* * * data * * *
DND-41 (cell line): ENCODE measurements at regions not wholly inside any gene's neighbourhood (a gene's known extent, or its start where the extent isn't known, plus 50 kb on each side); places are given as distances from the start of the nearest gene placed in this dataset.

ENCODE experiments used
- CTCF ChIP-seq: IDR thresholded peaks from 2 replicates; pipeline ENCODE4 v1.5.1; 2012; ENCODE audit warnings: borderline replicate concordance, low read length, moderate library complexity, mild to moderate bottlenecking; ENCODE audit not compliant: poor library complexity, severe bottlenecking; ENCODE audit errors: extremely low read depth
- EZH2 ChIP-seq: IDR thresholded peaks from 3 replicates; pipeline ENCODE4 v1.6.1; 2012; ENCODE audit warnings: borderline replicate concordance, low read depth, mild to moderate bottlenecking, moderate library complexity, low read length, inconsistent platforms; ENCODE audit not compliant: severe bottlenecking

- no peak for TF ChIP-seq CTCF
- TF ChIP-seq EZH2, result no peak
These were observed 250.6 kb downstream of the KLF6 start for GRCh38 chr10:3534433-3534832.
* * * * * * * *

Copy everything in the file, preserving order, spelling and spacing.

DND-41 (cell line): ENCODE measurements at regions not wholly inside any gene's neighbourhood (a gene's known extent, or its start where the extent isn't known, plus 50 kb on each side); places are given as distances from the start of the nearest gene placed in this dataset.

ENCODE experiments used
- CTCF ChIP-seq: IDR thresholded peaks from 2 replicates; pipeline ENCODE4 v1.5.1; 2012; ENCODE audit warnings: borderline replicate concordance, low read length, moderate library complexity, mild to moderate bottlenecking; ENCODE audit not compliant: poor library complexity, severe bottlenecking; ENCODE audit errors: extremely low read depth
- EZH2 ChIP-seq: IDR thresholded peaks from 3 replicates; pipeline ENCODE4 v1.6.1; 2012; ENCODE audit warnings: borderline replicate concordance, low read depth, mild to moderate bottlenecking, moderate library complexity, low read length, inconsistent platforms; ENCODE audit not compliant: severe bottlenecking

- no peak for TF ChIP-seq CTCF
- TF ChIP-seq EZH2, result no peak
These were observed 250.6 kb downstream of the KLF6 start for GRCh38 chr10:3534433-3534832.